U.S. Space Command: What we know so far
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Since President Trump signed the order on Dec. 18 to stand up U.S. Space Command, questions have swirled about who will run it, where it will be located and how many people will be assigned to it.
A four-star nominee has been selected but his or her identity remains a mystery. With regard to the location, base studies will have to be completed and that could take a while. One of the proposed locations is Shriever Air Force Base, Colorado. The Joint Force Space Component Command, which today reports to U.S. Strategic Command, is the organization that will serve as the foundation of U.S. Space Command. Air Force Space Command and JFSCC Commander Gen. John “Jay” Raymond last year recommended moving 140 military and civilian space operators from Vandenberg Air Force Base, California, to Schriever, to be closer to the JFSCC and collocated with the National Space Defense Center.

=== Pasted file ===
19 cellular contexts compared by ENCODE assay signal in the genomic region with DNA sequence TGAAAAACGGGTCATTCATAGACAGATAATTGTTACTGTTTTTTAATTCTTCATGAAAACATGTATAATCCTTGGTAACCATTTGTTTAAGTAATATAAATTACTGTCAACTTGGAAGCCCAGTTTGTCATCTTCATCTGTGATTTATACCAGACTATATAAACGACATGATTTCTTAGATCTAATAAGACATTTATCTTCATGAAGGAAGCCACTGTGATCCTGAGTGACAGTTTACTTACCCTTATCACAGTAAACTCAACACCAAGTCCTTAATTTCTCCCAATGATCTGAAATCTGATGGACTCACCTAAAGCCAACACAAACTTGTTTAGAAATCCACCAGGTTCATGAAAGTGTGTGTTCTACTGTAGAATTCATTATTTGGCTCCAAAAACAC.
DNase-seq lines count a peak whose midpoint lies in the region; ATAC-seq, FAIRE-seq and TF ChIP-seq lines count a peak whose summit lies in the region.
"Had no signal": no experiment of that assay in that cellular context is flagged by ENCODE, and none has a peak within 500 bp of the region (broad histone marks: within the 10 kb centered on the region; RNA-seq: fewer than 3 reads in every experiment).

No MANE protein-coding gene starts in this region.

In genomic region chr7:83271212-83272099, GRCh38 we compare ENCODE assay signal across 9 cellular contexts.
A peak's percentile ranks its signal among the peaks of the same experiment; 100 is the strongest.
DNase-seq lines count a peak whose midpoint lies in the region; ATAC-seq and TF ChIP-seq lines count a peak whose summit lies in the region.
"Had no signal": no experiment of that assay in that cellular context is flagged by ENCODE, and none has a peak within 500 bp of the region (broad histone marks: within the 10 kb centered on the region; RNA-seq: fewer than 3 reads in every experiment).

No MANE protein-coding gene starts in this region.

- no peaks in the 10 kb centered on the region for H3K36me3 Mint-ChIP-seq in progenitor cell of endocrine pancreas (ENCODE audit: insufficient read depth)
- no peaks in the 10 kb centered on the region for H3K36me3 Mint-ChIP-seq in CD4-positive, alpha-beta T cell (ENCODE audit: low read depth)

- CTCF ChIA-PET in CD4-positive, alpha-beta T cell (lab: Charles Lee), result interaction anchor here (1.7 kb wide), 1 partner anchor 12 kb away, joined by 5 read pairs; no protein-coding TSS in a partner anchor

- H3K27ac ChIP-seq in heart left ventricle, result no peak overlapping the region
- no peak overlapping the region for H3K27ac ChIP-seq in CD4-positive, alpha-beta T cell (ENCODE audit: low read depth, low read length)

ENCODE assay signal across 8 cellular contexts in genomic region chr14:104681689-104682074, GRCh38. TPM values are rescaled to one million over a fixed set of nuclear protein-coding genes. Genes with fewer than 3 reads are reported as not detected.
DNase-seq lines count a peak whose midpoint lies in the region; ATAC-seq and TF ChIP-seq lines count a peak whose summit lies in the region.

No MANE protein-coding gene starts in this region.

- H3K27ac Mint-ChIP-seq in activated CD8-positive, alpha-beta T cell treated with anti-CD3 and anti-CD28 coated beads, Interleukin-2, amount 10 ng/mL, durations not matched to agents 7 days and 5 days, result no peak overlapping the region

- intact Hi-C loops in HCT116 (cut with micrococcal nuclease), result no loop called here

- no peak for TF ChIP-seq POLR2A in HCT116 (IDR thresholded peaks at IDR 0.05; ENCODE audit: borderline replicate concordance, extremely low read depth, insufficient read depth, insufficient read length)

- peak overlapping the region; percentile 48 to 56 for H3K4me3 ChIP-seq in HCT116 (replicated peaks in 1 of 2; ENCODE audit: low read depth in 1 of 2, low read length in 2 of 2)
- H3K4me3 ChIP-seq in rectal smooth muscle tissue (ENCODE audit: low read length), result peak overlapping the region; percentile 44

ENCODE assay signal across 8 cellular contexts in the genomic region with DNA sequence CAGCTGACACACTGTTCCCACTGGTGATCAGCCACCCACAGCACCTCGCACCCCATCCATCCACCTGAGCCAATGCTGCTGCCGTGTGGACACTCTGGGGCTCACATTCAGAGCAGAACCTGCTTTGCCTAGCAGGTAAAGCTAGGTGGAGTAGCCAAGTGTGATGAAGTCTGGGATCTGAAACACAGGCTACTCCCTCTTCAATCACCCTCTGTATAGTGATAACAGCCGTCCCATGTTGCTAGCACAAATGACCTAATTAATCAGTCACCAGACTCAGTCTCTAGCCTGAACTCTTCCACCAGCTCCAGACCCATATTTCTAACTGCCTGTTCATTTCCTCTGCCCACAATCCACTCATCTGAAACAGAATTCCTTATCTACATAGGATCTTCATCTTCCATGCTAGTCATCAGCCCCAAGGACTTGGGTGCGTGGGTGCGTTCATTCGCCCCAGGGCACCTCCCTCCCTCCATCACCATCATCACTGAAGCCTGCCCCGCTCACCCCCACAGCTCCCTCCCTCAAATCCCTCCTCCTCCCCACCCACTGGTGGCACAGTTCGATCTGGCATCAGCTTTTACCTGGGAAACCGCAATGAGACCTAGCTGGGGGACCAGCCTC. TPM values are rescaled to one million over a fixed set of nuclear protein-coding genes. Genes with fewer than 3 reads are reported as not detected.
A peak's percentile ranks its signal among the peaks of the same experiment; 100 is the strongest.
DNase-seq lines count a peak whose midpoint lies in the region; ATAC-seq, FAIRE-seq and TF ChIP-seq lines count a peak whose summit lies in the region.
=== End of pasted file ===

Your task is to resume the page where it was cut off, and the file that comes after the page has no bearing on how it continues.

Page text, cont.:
At its inception, U.S. Space Command is expected to have a lean force of about 600 people, spread across four locations: Shriever, Vandenberg, Peterson Air Force, Colorado (home of Air Force Space Command) and Offutt Air Force Base, Nebraska (home of U.S. Strategic Command).
“The expectation is that U.S. Space Command will be full operational capability on day one,” Air Force Space Command Vice Commander Lt. Gen. David “DT” Thompson told reporters last month. The reality is that it will take years, he said. “DoD and Congress will have to help build it to full capability,” Thompson said. “The early focus is to get it up and functioning at some level to ensure we don’t fall short on operations.”